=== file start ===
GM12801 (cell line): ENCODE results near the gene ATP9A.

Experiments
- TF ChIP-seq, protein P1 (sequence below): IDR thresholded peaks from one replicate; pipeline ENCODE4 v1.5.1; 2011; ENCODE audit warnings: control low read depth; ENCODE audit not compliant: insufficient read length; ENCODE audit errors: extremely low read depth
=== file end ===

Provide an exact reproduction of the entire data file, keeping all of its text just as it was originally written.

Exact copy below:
GM12801 (cell line): ENCODE results near the gene ATP9A.

Experiments
- TF ChIP-seq, protein P1 (sequence below): IDR thresholded peaks from one replicate; pipeline ENCODE4 v1.5.1; 2011; ENCODE audit warnings: control low read depth; ENCODE audit not compliant: insufficient read length; ENCODE audit errors: extremely low read depth